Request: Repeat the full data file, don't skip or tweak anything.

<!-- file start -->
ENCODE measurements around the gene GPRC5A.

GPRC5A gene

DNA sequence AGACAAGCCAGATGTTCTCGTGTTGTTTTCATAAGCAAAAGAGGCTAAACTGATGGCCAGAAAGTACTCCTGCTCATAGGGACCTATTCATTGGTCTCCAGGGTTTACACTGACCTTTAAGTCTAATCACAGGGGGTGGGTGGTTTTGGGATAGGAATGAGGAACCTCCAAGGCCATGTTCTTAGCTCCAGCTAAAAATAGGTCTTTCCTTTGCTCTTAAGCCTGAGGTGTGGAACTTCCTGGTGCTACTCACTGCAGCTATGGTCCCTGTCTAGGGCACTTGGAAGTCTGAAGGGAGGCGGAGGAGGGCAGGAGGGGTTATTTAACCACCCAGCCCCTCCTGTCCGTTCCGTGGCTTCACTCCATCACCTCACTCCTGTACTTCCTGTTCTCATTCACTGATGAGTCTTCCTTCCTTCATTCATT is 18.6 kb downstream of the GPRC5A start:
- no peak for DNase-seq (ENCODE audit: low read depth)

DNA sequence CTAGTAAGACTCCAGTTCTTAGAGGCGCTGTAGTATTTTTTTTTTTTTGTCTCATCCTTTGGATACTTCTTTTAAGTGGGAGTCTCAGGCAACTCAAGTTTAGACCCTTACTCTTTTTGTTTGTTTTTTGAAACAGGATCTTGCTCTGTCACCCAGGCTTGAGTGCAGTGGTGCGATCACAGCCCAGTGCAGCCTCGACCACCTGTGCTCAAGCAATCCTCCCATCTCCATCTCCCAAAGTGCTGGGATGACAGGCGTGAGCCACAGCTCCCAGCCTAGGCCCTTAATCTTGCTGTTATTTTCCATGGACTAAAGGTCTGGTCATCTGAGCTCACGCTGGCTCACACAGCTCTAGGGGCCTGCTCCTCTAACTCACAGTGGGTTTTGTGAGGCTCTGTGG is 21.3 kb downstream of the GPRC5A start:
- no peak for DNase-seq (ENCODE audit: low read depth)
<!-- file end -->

ENCODE measurements around the gene GPRC5A.

GPRC5A gene

DNA sequence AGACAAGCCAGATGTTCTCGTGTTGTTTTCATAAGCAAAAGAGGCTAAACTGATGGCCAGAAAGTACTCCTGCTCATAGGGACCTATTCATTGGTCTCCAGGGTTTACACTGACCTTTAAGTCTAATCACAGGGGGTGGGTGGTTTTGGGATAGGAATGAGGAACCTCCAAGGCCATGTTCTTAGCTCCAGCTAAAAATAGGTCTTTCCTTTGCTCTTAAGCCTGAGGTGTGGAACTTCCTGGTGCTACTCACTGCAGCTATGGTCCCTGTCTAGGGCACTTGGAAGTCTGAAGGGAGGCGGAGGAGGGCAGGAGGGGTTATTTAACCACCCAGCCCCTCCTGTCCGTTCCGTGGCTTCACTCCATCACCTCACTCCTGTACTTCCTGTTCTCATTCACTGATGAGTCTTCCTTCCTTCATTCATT is 18.6 kb downstream of the GPRC5A start:
- no peak for DNase-seq (ENCODE audit: low read depth)

DNA sequence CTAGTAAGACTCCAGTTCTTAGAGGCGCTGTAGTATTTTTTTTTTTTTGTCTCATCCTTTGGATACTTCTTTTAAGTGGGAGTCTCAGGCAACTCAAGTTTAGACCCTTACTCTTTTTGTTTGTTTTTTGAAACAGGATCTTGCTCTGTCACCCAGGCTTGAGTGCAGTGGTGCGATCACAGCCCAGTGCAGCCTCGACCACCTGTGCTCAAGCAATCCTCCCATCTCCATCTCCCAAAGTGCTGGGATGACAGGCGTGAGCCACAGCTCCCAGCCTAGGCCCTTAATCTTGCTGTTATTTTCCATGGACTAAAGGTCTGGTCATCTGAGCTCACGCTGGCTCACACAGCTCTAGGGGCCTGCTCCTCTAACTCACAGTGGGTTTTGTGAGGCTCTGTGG is 21.3 kb downstream of the GPRC5A start:
- no peak for DNase-seq (ENCODE audit: low read depth)